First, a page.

The troubleshooting topic type provides markup for corrective action information such as troubleshooting and alarm clearing.
The troubleshooting information type
In its simplest form, troubleshooting information follows this pattern:
- A condition or symptom. Usually the condition or symptom is an undesirable state in a system, a product, or a service that a reader wants to correct.
- A cause for the condition or symptom.
- A remedy for the condition or symptom.
The troubleshooting topic provides sections for describing the condition, causes, and remedies needed to restore a system, a product, or a service to normal.
For some conditions there could be more than one cause-remedy pair. The troubleshooting topic accommodates this. Typically, a cause is immediately followed by its remedy. Multiple cause-remedy pairs can provide a series of successive fall-backs for resolving a condition.
Cause and remedy might occur in combinations other than pairs. It is possible to have:
- Multiple causes with the same remedy
- A single cause with more than one remedy
- A remedy with no known cause
- A cause with no known remedy
The troubleshooting information type also can be used to document alarm clearing strategies.
The structure of the troubleshooting topic
The top-level element for troubleshooting topics is troubleshooting. The troubleshooting element contains a title with optional alternative titles (titlealts), a short description or abstract, a prolog, a troublebody, and related-links.
troublebody is the main body element in a troubleshooting topic. The troublebody element contains the following elements:
- This optional element is the first child of troublebody, and it describes a condition or symptom that is associated with an undesirable state in a system, a product, or a service. In cases where the topic title fully explains the condition, do not use this element.
- One or more troubleSolution elements must appear in the troublebody element. troubleSolution is a wrapper element for cause and remedy, each of which are a cause-remedy pair.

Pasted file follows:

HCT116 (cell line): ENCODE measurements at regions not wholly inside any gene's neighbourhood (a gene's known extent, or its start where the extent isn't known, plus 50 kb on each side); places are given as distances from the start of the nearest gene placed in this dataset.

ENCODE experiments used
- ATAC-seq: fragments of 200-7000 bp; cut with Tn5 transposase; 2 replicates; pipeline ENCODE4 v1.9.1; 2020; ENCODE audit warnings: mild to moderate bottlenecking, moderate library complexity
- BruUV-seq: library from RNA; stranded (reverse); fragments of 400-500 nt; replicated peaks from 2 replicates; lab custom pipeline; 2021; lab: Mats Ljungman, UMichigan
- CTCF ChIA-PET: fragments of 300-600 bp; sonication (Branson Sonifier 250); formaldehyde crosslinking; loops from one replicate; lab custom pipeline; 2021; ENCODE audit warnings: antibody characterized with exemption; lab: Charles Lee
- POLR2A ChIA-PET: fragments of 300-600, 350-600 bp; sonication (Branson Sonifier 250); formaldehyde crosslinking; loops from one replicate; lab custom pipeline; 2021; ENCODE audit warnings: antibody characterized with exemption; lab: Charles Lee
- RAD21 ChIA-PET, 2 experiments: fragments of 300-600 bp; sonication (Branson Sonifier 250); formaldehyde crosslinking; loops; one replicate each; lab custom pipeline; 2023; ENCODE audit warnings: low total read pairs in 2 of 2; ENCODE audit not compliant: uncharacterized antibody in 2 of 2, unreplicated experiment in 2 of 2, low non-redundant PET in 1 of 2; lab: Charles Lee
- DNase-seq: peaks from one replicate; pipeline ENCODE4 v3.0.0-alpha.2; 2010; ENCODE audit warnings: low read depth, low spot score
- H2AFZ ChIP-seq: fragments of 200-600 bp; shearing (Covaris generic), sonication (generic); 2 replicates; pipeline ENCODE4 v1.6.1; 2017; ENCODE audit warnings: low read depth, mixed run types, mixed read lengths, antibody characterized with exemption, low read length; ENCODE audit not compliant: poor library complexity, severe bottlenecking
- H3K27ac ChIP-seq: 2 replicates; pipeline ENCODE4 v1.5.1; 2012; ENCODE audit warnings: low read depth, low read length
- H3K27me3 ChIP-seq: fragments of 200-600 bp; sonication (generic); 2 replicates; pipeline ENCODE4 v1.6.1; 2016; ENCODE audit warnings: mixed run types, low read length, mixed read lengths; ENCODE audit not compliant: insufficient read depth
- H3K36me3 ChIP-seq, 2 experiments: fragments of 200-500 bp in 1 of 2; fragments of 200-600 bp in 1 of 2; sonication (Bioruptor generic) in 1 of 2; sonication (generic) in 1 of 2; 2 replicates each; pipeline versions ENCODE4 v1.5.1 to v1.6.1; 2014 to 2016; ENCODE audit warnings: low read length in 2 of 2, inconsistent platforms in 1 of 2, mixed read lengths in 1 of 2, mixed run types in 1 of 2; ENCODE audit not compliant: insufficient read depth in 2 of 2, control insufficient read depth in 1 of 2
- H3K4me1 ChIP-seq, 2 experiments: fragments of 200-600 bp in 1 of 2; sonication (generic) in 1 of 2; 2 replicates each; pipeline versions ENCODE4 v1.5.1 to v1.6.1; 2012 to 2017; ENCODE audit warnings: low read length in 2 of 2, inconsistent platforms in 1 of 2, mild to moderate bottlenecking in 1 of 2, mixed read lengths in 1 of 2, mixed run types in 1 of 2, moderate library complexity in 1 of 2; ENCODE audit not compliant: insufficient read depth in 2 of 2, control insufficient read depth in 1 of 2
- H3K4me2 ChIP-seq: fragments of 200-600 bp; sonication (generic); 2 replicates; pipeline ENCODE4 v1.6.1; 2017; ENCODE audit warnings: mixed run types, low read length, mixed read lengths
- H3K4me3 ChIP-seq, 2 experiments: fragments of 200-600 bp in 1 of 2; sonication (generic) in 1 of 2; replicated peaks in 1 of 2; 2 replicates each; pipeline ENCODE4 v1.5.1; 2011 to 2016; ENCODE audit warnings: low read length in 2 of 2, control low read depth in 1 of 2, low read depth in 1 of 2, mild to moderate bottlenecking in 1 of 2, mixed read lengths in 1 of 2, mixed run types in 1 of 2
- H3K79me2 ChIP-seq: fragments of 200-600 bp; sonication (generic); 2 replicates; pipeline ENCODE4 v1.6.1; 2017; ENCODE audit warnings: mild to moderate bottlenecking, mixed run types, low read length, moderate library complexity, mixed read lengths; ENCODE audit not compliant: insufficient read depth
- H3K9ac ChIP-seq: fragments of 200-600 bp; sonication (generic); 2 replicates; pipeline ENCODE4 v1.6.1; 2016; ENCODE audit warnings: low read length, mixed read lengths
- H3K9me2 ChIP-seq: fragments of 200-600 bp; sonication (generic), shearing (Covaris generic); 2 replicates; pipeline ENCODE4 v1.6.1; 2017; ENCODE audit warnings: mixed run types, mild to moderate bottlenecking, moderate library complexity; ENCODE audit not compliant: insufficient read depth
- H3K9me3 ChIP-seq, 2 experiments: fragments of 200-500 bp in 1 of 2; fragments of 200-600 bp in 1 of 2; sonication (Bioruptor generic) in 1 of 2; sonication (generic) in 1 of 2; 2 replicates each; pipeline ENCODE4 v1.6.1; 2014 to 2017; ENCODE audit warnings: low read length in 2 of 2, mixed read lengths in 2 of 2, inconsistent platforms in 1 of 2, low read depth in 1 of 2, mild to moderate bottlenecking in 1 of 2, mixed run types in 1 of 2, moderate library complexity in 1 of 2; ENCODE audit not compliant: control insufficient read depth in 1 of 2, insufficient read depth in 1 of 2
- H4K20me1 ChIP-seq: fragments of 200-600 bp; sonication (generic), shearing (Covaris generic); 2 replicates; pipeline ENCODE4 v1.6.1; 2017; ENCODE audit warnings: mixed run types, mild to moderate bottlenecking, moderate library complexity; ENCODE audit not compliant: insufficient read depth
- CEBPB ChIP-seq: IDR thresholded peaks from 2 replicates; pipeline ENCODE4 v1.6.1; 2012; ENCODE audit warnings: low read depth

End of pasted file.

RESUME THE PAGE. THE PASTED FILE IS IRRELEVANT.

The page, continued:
The troubleSolution element contains the following elements:
- This optional, repeatable, first-child ofcondition troubleSolution describes a possible cause for the condition.
This optional, repeatable, last-child of troubleSolution describes a possible remedy for the condition.
The remedy element begins with an optional title element followed by an optional responsibleParty element followed by either a steps element, a steps-unordered element, or a steps-informal element. The content models for steps, steps-unordered, and steps-informal are borrowed from task. This allows remedy to reuse steps from tasks.
- This optional first child of remedy indicates who is expected to perform the steps that are outlined in the remedy element.
Here is an example of a troubleshooting topic:
<troubleshooting id="nologon"> <title>Cannot log on</title> <shortdesc>Login attempts have failed</shortdesc> <troublebody> <condition> <p>The system does not accept your login credentials.</p> </condition> <troubleSolution> <cause> <p>The CapsLock key might be on.</p> </cause> <remedy><steps-unordered> <step> <cmd>Verify that the CapsLock key is off.</cmd> </step> </steps-unordered> </remedy> </troubleSolution> <troubleSolution> <cause> <title>Wrong password</title> <p>The password that you are using does not match the one that is stored in the system.</p> </cause> <remedy id="gotoaccountmanagement"> <steps> <step> <cmd>Open a Web browser window</cmd> </step> <step> <cmd>Go to <xref href="http://itdept.example.com/reset.html" format="html" scope="external"> Account management</xref>, and follow the instructions</cmd> </step> </steps> </remedy> </troubleSolution> <troubleSolution> <cause> <title>Unknown account name</title> <p>The account name you are using does not match the one stored in the system.</p> </cause> <remedy conref="#nologon/gotoaccountmanagement"/> </troubleSolution> <troubleSolution> <remedy> <title>Still cannot log on</title> <steps-informal> <p>If none of the previous solutions work, consider asking for help. Contact your system administrator if your organization has one; otherwise, contact our support team.</p> </steps-informal> </remedy> </troubleSolution> </troublebody> </troubleshooting>